We’ve been able to achieve this after receiving blessings from the Hindu God Ganesha … err actually no. It mostly comes down to how our team is managed, or not managed as it’ll become clear. Using a silly analogy, my high street grinds to a halt every morning due to traffic, the only mornings it has been free flowing is when the traffic lights stop working. There’s nothing to stop the cars so no queues build up. Yes its a dangerous scenario and you hope that most drivers that morning are competent and alert. Management gives order and control to how projects progress but over-management can slow things down.
When you have competent and skillful ‘drivers’ in your team, minimal red tape can really let them flow. There is no real hierarchy in our team of 7, everyone is a team lead and everyone is experienced enough to be trusted. And let me be clear, we don’t have people in the team that don’t exist elsewhere. We all got hired because the company thought we were competent engineers, so they proved it by putting their trust in us. Our manager is the person that understands the business inside out and is in charge for giving and discussing the business requirements. We tackle business problems in small chunks and how we solve those problems is left up to us, the engineers. Whether we write a framework or a dirty script, whether we write tests or not, whether we write the solution in Ruby or Clojure, whether we pair on the problem or whether we re-write solutions from the ground up is our call.
We don’t bank on any golden hammer to solve problems, we’ve used Ruby, JRuby, Clojure, Java, MapReduce using Hadoop, Hive and others I’m probably forgetting, to solve problems in the most appropriate way. It keeps things exciting and interesting, and the whole company is now reaping the benefits of all the work. But none of this would have happened if we were not allowed to explore and do what we thought was best in stead of having old plans, procedures, approved technologies, etc in place to chain down the creative minds of the people that work here.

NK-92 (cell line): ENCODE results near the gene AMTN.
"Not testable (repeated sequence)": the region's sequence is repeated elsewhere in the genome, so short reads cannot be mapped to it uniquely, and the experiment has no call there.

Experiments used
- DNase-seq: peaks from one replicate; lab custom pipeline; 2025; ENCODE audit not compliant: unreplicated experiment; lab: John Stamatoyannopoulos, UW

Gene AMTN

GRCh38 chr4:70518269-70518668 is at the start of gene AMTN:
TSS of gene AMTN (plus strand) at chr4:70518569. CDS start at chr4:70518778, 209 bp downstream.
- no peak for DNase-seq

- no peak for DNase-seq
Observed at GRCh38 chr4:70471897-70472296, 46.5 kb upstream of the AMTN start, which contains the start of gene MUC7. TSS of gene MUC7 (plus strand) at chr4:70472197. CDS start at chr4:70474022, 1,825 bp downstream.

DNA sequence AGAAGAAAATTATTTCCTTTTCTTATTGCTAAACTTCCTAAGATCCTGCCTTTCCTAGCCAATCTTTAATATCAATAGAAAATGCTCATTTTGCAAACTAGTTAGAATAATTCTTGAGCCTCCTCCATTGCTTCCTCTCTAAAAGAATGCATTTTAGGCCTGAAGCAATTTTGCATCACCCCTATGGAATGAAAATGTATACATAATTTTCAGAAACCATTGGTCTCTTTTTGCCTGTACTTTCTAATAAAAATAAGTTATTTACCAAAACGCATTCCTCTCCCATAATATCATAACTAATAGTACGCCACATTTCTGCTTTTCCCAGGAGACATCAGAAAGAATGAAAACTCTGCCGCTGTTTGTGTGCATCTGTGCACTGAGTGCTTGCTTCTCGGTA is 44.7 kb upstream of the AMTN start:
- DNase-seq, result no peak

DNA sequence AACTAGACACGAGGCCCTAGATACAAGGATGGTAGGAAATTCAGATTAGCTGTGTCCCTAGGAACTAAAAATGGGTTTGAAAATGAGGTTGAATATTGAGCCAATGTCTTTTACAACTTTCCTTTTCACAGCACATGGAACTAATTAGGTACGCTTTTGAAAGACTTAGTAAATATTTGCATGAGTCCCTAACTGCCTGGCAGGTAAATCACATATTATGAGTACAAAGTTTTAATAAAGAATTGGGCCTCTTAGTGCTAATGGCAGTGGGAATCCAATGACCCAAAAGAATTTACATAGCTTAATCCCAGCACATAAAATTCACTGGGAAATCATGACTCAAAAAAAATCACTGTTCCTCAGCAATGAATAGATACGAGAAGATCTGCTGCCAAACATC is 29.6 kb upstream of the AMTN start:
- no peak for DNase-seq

Some other IT teams in my company still have traditional structures because not all scenarios will fit the working styles my team employs. And this post is in no way suggesting that management is a bad thing, in fact good management is essential to the success of any team, including ours. Good management also involves knowing when you’re getting in the way and when to have faith in the people you hired. From experience I can say working in rigid or a tightly controlled environment makes for a mundane and less fun place to work, and the best employees will look to avoid just those places.
So far it’s been all well and good the way we are working and i’m sure problems will surface in the months/years to come resulting from the way we do things because I know life isn’t that nice (f**k you life). But I’m not sure if they will be big enough to out-weigh the benefits it has to the business. Oh and by the way my company has roughly 200 employees so it’s not a multi-national yet, and what I’ve just said is probably a unrealistic idea in a multi-national (or is it?) but anyway that’s my two cents.